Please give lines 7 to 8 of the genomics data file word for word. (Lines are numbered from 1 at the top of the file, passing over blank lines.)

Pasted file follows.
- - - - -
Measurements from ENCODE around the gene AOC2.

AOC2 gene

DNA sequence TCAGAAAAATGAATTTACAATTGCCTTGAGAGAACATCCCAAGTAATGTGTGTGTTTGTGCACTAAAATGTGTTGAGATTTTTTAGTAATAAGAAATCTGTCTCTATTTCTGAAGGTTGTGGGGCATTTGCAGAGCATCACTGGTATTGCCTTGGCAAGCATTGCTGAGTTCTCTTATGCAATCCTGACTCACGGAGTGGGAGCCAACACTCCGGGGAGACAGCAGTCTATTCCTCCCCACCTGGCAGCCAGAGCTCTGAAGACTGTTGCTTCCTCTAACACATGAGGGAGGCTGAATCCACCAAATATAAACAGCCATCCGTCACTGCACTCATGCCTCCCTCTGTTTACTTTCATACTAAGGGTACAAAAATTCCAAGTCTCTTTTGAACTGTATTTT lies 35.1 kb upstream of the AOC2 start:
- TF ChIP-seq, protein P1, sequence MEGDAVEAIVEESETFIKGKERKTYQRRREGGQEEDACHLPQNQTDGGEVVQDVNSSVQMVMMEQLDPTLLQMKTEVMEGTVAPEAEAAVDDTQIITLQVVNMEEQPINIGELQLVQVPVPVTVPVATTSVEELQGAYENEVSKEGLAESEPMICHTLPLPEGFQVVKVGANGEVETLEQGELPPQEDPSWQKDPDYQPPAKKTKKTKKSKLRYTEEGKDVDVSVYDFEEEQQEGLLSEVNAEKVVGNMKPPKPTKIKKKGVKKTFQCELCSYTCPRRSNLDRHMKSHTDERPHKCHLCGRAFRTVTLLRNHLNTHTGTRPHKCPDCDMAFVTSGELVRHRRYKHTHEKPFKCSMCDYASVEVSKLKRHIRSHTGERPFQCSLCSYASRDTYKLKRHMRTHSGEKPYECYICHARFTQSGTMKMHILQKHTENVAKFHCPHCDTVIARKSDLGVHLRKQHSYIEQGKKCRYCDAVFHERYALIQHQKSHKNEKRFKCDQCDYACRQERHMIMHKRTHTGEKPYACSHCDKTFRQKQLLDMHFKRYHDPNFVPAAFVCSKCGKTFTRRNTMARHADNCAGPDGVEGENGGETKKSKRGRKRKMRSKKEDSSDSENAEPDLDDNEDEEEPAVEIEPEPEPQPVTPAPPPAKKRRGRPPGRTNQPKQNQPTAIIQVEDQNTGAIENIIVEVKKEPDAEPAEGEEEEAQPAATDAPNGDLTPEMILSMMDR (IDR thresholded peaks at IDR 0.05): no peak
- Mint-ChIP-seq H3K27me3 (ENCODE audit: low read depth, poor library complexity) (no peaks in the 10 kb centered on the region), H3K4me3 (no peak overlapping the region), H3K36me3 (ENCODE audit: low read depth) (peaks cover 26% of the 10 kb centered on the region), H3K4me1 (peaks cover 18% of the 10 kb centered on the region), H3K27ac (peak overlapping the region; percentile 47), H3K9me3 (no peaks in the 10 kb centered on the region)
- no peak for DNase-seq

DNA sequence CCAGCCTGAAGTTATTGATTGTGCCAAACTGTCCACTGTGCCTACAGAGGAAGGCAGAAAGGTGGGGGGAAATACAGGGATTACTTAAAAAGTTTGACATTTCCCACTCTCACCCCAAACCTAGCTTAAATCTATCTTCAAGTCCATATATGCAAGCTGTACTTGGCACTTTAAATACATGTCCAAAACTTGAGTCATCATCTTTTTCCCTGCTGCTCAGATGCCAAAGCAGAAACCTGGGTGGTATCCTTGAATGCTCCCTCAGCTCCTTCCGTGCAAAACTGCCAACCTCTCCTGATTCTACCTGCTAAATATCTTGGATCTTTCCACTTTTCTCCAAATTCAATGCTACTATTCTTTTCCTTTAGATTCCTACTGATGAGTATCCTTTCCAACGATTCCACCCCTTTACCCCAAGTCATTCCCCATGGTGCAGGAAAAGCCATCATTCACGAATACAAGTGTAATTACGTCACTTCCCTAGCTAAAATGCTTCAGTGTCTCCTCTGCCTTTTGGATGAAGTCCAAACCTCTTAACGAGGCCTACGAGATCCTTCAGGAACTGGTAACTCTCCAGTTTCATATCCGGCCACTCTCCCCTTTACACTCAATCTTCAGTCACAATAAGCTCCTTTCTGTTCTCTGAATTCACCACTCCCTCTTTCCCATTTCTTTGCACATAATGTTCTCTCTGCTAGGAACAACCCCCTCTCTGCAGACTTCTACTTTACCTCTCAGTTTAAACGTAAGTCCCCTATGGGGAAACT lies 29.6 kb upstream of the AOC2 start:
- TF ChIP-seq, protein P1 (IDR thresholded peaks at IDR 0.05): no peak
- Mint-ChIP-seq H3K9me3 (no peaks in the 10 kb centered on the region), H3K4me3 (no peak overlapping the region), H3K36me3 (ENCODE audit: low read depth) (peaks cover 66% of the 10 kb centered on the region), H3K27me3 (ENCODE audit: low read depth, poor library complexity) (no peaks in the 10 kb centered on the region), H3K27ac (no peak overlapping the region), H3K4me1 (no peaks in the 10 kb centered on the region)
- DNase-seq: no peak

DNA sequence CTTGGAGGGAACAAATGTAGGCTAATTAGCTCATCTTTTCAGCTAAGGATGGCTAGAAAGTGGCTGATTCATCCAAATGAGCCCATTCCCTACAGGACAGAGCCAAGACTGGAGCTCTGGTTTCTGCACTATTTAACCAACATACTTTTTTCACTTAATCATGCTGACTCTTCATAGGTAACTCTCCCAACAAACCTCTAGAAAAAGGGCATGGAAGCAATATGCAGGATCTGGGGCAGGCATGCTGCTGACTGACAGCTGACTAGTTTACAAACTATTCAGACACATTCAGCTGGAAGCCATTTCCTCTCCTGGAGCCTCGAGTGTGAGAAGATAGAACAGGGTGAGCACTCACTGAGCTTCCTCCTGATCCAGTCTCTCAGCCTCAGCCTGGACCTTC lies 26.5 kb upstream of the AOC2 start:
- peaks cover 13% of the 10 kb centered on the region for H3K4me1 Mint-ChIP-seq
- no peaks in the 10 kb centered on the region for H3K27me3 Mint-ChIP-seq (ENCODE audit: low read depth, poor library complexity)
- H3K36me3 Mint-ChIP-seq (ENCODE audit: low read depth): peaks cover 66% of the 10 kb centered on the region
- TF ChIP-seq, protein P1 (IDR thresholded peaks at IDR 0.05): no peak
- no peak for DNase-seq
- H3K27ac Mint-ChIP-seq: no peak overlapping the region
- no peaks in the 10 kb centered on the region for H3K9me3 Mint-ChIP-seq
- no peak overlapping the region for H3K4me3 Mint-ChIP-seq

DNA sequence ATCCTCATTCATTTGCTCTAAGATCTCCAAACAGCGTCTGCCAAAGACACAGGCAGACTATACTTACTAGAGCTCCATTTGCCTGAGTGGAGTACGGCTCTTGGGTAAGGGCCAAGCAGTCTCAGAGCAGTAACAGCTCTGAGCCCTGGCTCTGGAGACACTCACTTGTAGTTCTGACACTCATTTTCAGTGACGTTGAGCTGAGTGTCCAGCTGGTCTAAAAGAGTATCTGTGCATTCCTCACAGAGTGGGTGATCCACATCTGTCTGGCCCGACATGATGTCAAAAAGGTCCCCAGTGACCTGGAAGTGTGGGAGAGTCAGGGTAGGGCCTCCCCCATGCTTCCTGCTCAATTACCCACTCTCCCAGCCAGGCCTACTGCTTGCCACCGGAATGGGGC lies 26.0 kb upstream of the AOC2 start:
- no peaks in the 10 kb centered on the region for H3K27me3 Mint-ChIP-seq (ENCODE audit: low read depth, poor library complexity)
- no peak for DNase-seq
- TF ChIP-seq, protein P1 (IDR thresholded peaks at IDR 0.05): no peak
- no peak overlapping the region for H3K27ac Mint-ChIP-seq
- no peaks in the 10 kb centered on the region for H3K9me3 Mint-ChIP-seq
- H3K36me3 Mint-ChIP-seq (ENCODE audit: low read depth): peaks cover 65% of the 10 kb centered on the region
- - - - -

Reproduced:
DNA sequence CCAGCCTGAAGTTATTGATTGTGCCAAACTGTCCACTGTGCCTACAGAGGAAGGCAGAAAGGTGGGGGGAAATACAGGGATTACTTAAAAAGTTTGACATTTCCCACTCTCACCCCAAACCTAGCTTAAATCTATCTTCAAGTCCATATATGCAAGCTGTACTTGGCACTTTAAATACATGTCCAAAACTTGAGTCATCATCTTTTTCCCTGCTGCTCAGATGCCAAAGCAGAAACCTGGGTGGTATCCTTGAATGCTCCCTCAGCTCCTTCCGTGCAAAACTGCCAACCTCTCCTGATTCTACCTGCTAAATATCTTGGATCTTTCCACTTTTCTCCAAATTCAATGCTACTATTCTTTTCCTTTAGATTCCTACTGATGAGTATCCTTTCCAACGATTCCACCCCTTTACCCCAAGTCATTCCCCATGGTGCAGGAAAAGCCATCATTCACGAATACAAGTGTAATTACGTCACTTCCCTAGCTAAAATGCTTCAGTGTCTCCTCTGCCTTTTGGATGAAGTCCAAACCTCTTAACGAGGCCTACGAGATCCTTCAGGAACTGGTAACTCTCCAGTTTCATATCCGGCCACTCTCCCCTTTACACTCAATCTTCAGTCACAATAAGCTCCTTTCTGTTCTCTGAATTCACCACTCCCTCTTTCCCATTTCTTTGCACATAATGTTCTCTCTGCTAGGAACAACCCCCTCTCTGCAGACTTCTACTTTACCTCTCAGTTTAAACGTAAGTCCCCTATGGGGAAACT lies 29.6 kb upstream of the AOC2 start:
- TF ChIP-seq, protein P1 (IDR thresholded peaks at IDR 0.05): no peak